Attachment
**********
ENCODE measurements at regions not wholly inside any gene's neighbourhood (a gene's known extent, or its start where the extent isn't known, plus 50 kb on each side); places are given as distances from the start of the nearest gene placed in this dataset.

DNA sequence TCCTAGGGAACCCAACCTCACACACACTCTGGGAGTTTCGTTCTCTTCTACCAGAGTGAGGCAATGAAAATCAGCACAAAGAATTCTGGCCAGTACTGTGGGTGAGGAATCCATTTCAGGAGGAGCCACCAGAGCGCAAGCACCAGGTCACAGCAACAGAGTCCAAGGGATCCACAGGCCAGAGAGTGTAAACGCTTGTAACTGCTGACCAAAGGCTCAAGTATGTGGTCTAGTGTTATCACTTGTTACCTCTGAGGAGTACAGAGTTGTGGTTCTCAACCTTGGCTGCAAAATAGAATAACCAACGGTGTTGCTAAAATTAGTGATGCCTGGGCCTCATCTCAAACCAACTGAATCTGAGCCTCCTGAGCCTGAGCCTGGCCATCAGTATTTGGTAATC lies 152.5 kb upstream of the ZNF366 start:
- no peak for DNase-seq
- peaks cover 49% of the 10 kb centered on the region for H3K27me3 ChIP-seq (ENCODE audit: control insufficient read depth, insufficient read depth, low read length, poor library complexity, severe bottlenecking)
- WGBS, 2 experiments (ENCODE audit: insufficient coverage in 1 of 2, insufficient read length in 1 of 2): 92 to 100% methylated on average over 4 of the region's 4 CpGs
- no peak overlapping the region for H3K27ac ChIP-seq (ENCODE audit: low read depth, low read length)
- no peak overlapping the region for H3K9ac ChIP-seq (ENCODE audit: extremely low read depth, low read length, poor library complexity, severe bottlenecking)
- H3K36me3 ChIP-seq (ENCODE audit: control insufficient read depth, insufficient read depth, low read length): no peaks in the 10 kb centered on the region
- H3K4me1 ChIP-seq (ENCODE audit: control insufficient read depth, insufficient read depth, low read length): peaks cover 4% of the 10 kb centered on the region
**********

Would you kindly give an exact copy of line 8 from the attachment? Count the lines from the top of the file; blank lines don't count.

- H3K36me3 ChIP-seq (ENCODE audit: control insufficient read depth, insufficient read depth, low read length): no peaks in the 10 kb centered on the region